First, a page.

Reaching for the Stars: William Balmer Thesis Spotlight

William Balmer in the Science Center. Photo courtesy of Skyler Sung.

William Balmer is a senior astronomy and physics double major. They took time out of their busy end-of-term schedule to talk about their thesis with the astronomy department: measuring the orbit and brightness of a young star embedded in a disk of material around another young star. The following was adapted from an email interview between Sarah Lapean and William Balmer.

Tell us a bit about yourself; what life experiences influenced you to write a senior thesis?

I know a few things about myself: I’m alright at doing research and I’m really bad at taking classes. I had been doing research related to my thesis for a few years, and I think I had decided early on it was something I was interested in, because it was another way I could continue to research during the school year and take fewer classes.

Can you please talk about the research you’re doing for your senior thesis?

My thesis investigates the motion of a young binary star. This particular star system, HD 142527, is surrounded by a disk of gas and dust that exhibits signs of planet formation. The motion of the binary pair might disrupt forming planets, so my project sought to determine the orbit of the binary to determine how the disk is affected by the two stars. In the process, I was tasked with calibrating the instrument our lab uses to image planet forming stars.

Figure 1: One of more than 1,000,000 possible orbits fit to the observed motion of the binary star HD 142527 A & B. A is represented by the black star and the measured positions of B are represented by the crosses, which are colored depending on the instrument/telescope used to observe the binary.

What kinds of responsibilities do you have when conducting your research?

It depends on the project, your collaborators, etc, but often you have a responsibility not only to conduct your research but also to meet frequently with your lab and your advisor, to present on your work, and to craft a narrative about what you’re doing so that you can communicate more effectively to people.

What does the schedule of a thesis student look like?

I think the schedule of a thesis student depends almost entirely on that student. Largely you set your own schedule, besides deadlines set out by the school or your advisor. My favorite haunt is the astronomy lab, on the first floor of the science center, and usually I’d get brunch and take a COVID test before heading there to work for the day. My workflow is very fluid, I write a lot of to-do lists, so I can’t give you a good step-by-step of what I get up to. My schedule looks like a lot of reading and a lot of coding, I suppose.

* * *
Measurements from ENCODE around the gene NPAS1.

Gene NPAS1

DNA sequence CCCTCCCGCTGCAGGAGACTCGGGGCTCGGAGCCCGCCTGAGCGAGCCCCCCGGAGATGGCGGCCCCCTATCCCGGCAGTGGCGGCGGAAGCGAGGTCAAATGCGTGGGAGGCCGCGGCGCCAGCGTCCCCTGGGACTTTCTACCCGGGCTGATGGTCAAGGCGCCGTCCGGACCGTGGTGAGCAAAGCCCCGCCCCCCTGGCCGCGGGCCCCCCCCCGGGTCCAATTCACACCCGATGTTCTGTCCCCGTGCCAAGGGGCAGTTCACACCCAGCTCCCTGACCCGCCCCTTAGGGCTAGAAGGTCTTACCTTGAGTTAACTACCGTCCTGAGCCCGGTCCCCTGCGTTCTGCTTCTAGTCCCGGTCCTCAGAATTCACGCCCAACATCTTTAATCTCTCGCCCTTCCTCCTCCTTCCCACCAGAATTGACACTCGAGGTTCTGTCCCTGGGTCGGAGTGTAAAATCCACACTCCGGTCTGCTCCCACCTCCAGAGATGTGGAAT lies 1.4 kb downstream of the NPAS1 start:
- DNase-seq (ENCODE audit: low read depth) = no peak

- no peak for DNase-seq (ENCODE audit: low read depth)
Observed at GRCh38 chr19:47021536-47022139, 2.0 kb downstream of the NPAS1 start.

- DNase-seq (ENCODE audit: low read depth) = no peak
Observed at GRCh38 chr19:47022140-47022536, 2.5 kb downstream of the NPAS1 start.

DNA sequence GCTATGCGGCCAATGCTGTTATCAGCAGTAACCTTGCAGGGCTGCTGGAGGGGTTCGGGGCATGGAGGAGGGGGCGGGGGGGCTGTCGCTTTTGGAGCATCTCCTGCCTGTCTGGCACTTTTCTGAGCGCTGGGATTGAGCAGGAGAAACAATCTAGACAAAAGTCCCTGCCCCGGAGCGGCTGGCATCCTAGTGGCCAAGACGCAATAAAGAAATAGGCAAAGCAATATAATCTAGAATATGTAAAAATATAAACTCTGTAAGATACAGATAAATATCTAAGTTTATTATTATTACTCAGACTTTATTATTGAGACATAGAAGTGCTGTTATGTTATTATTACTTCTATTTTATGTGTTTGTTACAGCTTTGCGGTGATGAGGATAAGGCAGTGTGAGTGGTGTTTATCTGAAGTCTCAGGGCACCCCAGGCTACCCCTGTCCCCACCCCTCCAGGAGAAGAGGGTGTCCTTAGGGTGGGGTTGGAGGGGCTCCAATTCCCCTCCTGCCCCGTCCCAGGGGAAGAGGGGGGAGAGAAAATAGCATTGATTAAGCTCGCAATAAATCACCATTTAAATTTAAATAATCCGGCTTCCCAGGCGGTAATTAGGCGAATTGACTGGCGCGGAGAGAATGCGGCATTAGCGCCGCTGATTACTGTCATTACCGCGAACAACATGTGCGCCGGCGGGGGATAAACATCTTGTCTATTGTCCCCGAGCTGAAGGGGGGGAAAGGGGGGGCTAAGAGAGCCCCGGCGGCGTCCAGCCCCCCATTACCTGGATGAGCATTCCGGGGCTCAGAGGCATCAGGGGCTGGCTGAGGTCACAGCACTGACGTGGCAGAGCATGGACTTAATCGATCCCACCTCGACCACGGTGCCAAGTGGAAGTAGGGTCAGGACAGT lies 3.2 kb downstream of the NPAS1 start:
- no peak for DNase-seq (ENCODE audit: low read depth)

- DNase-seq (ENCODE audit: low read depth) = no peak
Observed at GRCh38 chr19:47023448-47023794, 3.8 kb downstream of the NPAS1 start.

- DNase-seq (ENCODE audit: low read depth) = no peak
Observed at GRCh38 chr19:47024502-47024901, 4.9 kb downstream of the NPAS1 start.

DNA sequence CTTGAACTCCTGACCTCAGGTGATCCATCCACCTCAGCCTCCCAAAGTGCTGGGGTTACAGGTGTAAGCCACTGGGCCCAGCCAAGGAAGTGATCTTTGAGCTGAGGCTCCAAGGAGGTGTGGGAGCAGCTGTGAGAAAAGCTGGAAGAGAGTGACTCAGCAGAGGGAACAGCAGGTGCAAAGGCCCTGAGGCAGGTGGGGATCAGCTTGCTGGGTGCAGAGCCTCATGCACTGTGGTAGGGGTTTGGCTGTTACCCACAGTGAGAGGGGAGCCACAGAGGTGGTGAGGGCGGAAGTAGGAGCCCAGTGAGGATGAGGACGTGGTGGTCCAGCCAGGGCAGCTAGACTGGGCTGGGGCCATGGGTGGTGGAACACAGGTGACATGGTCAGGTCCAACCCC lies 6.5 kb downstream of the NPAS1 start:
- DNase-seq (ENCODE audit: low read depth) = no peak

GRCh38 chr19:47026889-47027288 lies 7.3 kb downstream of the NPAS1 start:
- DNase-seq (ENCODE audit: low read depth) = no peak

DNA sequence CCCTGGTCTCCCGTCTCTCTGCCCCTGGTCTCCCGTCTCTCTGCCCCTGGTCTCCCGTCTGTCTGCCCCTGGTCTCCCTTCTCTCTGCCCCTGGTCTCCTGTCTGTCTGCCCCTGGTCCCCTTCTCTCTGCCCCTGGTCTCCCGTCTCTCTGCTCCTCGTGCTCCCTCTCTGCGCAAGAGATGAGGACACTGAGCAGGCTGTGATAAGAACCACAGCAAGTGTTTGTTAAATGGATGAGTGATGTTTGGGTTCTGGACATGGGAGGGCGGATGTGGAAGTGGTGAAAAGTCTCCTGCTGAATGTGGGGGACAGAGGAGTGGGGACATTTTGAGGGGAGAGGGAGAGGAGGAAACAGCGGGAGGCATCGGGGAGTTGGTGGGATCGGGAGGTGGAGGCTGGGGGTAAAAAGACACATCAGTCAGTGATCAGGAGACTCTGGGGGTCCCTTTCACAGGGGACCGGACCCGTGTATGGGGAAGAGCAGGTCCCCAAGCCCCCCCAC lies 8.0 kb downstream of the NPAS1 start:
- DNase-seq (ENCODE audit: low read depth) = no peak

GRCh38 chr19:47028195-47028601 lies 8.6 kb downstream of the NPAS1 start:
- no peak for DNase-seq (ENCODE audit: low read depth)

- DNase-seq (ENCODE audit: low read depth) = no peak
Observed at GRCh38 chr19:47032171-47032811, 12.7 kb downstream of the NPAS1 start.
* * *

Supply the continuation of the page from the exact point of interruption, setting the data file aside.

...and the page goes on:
In what ways does your research play into the “bigger picture” that you find meaningful?

I think astronomy is always about the “bigger picture,” really! What I love about this project in particular is that there are so many ways I can contextualize it, sometimes the work has felt so multifaceted that it’s been overwhelming to try and explain. I usually tell people that my research tries to understand how planets like Tatooine, the planet Luke Skywalker from Star Wars is from, could have formed. This project informs a lot more than just that, though. It touches on questions about the formation of binary systems, the growth of stars during their adolescence, the volatility of that growth process, and the creation of debris structures (like the asteroid belt in our solar system). I could go on and on.

Figure 2: A gif of four observations of the smaller component of the binary (HD 142527 B) taken from the Magellan Clay telescope in Chile. The bright central star (HD 142527 A) has been removed from these images, and its position has been marked with a cyan star.

As a first-year, did you think you’d be writing a thesis? Did you stick with the field of study you originally thought you’d pursue?

I think I had a vague idea about it, mostly because I got to know upperclassmen, like Alex Watson and Clare Leonard, who did similar work. I’ve had a fairly linear trajectory so far, I think it’s because I’m stubborn; I came in wanting to do physics and astronomy and I left doing astronomy and physics.

What advice do you have for students interested in writing a thesis?

Weigh the pros and cons of doing a lot of (unpaid, often very stressful) research work with the 3ish course credits and latin honors. It’s different for each department, but your advisor is the most important part of your success as a thesis student outside of yourself, and having or knowing a good advisor who is capable of helping you should be a big determining factor in choosing to do a thesis. I wouldn’t have done this project if it wasn’t for my advisor, and I don’t think a thesis is right for everyone. I’d also get started researching before your thesis, if only so you can build up the inquisitive skills to make the thesis evocative and generative for you.